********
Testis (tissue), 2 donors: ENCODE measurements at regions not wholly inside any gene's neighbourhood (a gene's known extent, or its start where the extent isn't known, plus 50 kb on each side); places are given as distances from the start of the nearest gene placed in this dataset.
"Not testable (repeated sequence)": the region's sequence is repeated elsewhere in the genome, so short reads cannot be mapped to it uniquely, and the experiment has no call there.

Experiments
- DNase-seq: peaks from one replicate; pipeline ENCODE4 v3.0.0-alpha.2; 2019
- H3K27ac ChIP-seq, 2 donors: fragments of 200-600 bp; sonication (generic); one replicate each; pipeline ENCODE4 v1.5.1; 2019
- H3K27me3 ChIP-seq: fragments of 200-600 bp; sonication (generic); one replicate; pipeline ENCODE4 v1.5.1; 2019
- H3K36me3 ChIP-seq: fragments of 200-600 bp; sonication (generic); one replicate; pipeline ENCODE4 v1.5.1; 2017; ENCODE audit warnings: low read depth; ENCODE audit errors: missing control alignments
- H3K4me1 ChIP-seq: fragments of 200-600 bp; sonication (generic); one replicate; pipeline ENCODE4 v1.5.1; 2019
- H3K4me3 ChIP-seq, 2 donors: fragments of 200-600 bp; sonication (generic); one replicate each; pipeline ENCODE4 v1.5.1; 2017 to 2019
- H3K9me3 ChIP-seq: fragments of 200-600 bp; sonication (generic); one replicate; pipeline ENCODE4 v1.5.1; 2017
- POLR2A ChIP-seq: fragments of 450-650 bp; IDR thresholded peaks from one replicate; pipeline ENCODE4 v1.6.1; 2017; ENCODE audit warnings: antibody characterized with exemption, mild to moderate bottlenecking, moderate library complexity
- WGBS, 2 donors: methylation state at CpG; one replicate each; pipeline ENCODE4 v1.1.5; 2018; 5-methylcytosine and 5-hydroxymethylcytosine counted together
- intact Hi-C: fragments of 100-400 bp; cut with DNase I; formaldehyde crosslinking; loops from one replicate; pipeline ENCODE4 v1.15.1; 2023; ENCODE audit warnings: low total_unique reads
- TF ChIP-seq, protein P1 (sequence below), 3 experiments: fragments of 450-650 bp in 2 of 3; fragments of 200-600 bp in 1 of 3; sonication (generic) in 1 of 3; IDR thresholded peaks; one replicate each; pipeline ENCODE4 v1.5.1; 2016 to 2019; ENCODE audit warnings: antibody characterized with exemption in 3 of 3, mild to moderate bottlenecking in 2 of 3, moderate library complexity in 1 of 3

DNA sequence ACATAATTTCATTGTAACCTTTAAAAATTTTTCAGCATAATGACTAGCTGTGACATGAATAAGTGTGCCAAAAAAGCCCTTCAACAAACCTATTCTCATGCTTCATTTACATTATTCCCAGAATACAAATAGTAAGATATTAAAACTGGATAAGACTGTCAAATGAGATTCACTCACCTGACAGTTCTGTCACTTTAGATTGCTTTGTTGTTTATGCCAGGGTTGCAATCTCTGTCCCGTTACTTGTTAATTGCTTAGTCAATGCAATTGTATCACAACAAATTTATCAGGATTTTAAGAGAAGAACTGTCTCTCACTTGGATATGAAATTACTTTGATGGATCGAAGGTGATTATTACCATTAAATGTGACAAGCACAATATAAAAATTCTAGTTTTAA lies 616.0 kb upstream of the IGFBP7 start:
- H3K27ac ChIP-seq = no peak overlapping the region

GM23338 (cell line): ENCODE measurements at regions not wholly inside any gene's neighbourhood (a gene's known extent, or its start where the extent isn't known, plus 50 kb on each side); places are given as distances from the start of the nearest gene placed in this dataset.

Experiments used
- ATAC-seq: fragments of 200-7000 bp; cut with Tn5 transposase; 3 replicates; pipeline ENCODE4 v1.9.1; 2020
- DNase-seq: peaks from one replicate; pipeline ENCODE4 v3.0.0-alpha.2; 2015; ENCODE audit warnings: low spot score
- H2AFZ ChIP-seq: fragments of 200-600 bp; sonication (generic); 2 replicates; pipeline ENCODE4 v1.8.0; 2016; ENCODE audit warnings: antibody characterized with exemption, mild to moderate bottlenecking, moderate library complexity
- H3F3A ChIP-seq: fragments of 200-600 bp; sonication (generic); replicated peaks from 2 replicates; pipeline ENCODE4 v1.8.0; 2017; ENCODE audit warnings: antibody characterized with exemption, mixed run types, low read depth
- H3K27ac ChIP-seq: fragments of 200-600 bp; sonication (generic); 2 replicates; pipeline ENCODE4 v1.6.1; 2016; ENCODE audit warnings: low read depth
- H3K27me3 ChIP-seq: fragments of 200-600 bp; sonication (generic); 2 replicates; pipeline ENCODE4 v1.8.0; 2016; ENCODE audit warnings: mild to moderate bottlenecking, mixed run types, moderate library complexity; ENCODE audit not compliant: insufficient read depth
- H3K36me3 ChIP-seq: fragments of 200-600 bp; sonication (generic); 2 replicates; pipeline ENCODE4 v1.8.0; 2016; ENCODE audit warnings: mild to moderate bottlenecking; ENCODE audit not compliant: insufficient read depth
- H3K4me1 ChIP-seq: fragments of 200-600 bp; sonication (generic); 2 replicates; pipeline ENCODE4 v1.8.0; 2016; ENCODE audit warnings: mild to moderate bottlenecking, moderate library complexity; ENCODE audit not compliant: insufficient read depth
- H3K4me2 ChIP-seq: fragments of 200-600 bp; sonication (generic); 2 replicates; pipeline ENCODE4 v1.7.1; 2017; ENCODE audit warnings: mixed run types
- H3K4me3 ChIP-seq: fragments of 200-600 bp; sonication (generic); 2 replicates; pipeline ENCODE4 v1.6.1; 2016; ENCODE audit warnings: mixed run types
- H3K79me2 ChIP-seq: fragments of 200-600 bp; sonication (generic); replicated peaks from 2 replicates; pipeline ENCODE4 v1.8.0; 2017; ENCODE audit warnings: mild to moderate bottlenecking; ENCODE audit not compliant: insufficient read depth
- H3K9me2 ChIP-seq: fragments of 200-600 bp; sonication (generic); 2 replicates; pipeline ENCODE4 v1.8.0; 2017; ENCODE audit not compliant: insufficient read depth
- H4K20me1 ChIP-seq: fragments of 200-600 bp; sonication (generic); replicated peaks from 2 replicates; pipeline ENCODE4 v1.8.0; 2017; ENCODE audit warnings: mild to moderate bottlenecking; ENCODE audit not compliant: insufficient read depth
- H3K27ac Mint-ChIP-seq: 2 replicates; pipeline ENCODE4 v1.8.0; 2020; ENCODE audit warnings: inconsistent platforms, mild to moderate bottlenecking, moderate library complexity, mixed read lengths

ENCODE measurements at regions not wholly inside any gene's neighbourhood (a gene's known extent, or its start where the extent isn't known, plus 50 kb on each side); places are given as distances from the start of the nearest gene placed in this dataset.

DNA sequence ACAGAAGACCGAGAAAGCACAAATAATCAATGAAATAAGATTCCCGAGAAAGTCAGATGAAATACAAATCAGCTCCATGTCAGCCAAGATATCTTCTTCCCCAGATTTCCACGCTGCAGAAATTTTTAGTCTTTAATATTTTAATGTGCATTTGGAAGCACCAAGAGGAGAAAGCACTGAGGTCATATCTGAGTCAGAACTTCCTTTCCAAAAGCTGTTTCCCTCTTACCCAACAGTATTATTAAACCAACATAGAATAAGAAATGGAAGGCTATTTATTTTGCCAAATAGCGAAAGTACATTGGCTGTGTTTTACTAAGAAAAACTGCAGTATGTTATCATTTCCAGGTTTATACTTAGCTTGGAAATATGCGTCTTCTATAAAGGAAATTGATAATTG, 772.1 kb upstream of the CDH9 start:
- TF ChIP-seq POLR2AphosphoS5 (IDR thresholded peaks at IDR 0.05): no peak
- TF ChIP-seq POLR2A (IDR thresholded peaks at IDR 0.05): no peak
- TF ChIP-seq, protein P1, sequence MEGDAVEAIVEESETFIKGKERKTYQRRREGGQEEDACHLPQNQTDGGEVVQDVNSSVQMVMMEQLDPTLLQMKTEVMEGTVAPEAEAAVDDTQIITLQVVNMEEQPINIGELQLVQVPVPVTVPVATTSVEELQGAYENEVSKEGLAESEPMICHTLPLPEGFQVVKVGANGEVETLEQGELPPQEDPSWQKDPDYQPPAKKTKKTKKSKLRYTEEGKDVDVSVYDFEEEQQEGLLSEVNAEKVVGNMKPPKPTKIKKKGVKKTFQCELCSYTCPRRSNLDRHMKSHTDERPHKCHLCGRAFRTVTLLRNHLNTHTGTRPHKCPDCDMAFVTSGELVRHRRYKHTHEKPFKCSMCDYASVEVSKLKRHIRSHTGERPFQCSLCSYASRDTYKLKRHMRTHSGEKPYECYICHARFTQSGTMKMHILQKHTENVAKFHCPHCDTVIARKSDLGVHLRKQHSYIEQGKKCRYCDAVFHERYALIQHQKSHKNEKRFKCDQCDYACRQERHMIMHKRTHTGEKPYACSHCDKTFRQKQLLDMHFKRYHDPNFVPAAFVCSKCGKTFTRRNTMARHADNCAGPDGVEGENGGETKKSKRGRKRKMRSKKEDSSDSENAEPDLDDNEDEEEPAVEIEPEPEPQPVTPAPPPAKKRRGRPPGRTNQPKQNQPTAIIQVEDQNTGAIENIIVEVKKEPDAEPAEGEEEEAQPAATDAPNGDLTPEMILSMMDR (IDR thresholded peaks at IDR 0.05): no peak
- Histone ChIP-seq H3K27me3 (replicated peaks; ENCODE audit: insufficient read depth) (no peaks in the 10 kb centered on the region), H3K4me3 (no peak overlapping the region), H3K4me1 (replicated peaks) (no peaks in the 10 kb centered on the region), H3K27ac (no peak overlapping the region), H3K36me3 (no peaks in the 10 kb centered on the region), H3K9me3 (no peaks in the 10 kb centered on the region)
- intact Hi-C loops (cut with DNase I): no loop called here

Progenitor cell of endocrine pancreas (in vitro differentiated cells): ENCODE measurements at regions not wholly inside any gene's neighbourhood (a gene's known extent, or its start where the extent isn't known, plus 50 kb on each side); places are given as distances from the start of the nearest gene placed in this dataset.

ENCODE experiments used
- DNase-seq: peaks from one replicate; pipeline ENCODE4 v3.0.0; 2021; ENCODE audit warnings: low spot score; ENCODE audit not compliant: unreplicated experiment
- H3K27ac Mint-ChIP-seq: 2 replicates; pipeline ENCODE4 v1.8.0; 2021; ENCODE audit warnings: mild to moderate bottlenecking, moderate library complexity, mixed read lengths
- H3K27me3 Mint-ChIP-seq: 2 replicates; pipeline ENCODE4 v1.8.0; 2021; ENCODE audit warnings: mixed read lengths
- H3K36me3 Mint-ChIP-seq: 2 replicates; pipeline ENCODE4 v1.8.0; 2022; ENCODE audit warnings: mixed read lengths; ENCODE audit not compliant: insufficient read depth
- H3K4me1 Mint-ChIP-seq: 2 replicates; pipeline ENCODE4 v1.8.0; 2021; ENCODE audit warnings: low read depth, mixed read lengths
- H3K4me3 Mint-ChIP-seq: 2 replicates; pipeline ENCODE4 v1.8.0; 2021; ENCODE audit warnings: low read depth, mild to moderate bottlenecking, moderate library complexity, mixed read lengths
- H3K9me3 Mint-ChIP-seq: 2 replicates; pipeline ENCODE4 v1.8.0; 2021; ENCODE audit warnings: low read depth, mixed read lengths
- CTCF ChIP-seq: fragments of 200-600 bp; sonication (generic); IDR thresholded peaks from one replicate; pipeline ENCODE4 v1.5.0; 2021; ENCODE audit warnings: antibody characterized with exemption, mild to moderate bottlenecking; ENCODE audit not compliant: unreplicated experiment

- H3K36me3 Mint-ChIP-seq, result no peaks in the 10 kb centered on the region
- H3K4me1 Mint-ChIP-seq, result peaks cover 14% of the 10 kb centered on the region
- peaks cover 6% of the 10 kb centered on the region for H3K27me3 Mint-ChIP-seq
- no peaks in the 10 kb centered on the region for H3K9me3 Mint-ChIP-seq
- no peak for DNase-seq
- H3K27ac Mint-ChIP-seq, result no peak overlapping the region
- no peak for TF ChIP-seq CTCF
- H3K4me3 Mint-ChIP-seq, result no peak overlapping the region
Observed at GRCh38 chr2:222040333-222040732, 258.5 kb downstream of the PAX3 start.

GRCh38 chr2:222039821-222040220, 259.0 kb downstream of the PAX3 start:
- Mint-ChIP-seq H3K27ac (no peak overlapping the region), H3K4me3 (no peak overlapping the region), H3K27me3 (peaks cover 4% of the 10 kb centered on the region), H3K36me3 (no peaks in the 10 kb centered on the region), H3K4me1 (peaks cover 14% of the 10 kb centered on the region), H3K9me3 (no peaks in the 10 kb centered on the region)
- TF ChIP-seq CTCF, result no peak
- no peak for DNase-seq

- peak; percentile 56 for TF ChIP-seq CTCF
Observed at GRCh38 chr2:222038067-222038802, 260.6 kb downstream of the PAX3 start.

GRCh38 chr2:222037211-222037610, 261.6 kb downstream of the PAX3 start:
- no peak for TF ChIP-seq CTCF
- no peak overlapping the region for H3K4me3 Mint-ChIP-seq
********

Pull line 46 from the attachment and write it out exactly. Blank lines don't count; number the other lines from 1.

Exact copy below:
- H3K4me1 Mint-ChIP-seq: 2 replicates; pipeline ENCODE4 v1.8.0; 2021; ENCODE audit warnings: low read depth, mixed read lengths